Posted by Jonathan Maus ( Publisher/Editor ) on August 24th, 2007 at 11:42 am
of SE Clinton and SE 11th.
This is where (I think) Ben
Ramsdell and Johnny
Eschweiler exchanged words.
(Photos by Jonathan Maus)
As a popular route for cyclists coming from the Clinton Street bikeway to the riverfront and downtown, the stretch of SE Clinton, just west of SE 11th is currently an unsafe gap in our bikeway network.
After last Friday’s road rage incident I decided to take a closer look at the current situation and what (if any) bike safety improvements might be in store for the future.
According to PDOT’s Jeff Smith, this portion of SE Clinton is not a designated bikeway on the City’s current Bicycle Master Plan (last updated in 1996). Even so, the road has been marked with bike boulevard/wayfinding dots.
While most cyclists believe these dots designate a roadway as being bike-friendly, this is not the case here. City bike coordinator Roger Geller is out of town and unavailable for comment, but in this instance I believe he placed them here to act more as way-finding aides through a dangerous area, rather than to designate it as a part of our bike boulevard network (which is how they function throughout the city).
This is a confusing situation that needs to be more carefully analyzed.
Also in the mix is that this section of SE Clinton has been reported to be a popular cut-through for motorists en-route to the Ross Island Bridge.
Bicyclists used to have a shortcut of their own to avoid this street. But recently, an off-road path along the railroad tracks northwest to SE Division Place has been barricaded and police have been doing enforcement against bicycles to shut it down.
Back to Jeff Smith at PDOT. He said that the stretch of SE Clinton where Friday’s incident took place gets about 3,600 average daily (auto) trips (ADT). Smith says that makes it a good candidate for bike lanes, “Our general rule of thumb for bike lanes starts at about 3,000 ADT”. (That 3,600 number was taken a few years ago and is likely higher today.)
According to Smith, this means there are two options for how to improve bike safety on this street:
- remove parking on one side and stripe bike lanes;
- attempt to remove/slow down auto traffic through various traffic calming and diversion measures.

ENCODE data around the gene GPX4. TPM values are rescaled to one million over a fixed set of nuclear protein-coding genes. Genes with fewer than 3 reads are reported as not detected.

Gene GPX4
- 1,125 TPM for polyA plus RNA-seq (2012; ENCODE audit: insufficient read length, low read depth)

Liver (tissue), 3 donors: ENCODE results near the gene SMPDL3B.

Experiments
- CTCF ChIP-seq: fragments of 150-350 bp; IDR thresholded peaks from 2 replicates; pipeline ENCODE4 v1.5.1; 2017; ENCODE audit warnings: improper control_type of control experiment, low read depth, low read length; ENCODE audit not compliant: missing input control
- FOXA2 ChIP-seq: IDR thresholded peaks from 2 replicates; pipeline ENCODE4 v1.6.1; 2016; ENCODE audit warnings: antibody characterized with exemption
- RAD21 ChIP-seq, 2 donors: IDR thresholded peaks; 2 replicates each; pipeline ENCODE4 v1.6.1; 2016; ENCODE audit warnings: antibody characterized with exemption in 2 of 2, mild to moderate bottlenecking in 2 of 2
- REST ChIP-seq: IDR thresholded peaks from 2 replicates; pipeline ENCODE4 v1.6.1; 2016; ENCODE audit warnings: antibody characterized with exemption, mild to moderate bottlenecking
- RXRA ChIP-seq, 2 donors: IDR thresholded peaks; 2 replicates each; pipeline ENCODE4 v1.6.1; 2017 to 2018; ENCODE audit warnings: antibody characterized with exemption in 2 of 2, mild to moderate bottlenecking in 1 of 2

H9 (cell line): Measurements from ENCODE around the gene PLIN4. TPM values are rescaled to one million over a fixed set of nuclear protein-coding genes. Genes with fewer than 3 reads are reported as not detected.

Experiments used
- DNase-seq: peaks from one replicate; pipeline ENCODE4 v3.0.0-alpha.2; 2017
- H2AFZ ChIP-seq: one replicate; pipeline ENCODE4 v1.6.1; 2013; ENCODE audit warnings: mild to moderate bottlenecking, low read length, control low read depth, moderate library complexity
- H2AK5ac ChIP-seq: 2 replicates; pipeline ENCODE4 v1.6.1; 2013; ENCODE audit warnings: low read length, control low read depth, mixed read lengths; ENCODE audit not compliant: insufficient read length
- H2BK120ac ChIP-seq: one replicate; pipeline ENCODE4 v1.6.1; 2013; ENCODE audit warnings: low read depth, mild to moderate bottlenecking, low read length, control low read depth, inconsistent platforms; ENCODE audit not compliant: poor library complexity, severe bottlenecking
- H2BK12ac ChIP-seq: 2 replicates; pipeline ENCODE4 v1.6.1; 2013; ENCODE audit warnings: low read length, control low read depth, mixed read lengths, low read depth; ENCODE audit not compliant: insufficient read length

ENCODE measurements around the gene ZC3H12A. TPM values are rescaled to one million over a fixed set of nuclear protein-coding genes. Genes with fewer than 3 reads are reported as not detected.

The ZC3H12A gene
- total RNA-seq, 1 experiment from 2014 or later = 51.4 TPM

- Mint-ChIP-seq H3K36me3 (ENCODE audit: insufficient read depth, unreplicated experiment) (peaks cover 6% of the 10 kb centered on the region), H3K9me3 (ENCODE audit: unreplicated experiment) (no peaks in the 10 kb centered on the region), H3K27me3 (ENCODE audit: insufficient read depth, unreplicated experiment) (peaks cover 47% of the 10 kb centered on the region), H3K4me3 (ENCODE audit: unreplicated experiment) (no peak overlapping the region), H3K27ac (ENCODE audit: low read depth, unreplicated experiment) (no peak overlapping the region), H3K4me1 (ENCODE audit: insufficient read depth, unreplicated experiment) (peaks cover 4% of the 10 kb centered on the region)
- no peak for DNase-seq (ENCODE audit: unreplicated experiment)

Given the industrial nature of the businesses on the street, the parking is likely more for employees than retail customers. This would be an important factor to consider and would make parking removal less controversial for PDOT if/when it was ever proposed.
I also learned that there is an active grant in process for bike and pedestrian safety improvements near this area. Two neighborhood groups (Brooklyn and Hosford-Abernethy), along with Roger Geller from PDOT, have applied for a Community Benefit Opportunity grant (part of the Big Pipe Project).
The grant request initially included the following:
- HAWK Signals at SE 11th and 12th (recently installed on 41st and Burnside)
- Bike lanes on SE Division Place between SE 4th and 9th
- *Bike lanes on SE Milwaukie/11th/12th between Powell and Clinton
- *Enhancements to existing signage and markings (I’m not clear on which street)
(*No longer part of the grant)
Burnside — could be coming to SE Clinton at
11th and 12th.
Debbie Caselton with the City’s Bureau of Environmental Services said that the last two requests on that list have been recently axed due to expense. Currently, the grant has made a final cut and is likely to be funded to the tune of $400,000.
There is a public review opportunity for the grant (and other finalists) on September 10th at Metro (stay tuned for details). Then, the final list of grants will be recommended to City Council in October and construction will start in November of this year.
The new, bicycle and pedestrian activated signals at 11th and 12th and the new bike lanes on SE Division Place are welcome improvements, but they don’t fix problems with the remaining safety issue on SE Clinton between 10th and 11th. If anything, they make this now infamous stretch of road an even more glaring gap in our system.
So what can we do as a community to help the City address this issue?
Two things: First, attend the CBO grant public review Open House on September 10th and tell committee members that this is an important improvement for the livability and safety of our city. Second, watch for opportunities to weigh in on the current Bicycle Master Plan update process. We need to make sure that this stretch of SE Clinton gets designated as an official bikeway. That is an important step toward giving us leverage to make necessary bike safety improvements in the future.
In the meantime, stay tuned…and ride safely.
Read more of my coverage of the SE Clinton Road Rage incident.